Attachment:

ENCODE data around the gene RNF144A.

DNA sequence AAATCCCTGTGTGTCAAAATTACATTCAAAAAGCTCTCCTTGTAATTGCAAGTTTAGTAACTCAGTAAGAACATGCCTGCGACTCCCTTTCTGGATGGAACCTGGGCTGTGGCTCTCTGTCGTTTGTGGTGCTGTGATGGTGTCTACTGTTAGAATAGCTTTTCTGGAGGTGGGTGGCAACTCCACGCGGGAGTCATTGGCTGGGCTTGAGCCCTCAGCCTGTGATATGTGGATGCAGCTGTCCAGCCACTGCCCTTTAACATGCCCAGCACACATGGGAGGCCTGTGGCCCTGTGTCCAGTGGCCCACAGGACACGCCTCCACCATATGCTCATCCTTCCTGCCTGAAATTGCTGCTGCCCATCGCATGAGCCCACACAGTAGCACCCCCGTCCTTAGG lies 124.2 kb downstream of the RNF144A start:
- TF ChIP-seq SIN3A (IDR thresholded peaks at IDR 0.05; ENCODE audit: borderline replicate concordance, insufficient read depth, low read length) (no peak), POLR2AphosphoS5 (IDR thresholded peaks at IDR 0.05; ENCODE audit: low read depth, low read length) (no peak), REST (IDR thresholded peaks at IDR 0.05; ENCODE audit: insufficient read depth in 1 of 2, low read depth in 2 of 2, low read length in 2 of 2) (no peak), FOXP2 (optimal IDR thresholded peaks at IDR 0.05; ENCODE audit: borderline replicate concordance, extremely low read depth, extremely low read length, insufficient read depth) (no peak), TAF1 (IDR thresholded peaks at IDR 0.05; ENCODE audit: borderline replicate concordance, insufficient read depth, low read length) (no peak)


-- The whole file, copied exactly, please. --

ENCODE data around the gene RNF144A.

DNA sequence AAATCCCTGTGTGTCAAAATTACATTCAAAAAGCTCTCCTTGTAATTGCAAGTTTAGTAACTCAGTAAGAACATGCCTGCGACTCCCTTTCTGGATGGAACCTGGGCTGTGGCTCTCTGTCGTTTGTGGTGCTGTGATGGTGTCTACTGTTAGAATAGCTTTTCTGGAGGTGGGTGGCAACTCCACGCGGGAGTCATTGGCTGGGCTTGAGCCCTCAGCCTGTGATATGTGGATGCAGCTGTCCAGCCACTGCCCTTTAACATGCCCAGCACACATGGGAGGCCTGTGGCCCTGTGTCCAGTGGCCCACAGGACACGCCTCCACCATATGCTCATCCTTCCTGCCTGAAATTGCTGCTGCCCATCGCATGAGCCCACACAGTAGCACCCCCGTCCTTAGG lies 124.2 kb downstream of the RNF144A start:
- TF ChIP-seq SIN3A (IDR thresholded peaks at IDR 0.05; ENCODE audit: borderline replicate concordance, insufficient read depth, low read length) (no peak), POLR2AphosphoS5 (IDR thresholded peaks at IDR 0.05; ENCODE audit: low read depth, low read length) (no peak), REST (IDR thresholded peaks at IDR 0.05; ENCODE audit: insufficient read depth in 1 of 2, low read depth in 2 of 2, low read length in 2 of 2) (no peak), FOXP2 (optimal IDR thresholded peaks at IDR 0.05; ENCODE audit: borderline replicate concordance, extremely low read depth, extremely low read length, insufficient read depth) (no peak), TAF1 (IDR thresholded peaks at IDR 0.05; ENCODE audit: borderline replicate concordance, insufficient read depth, low read length) (no peak)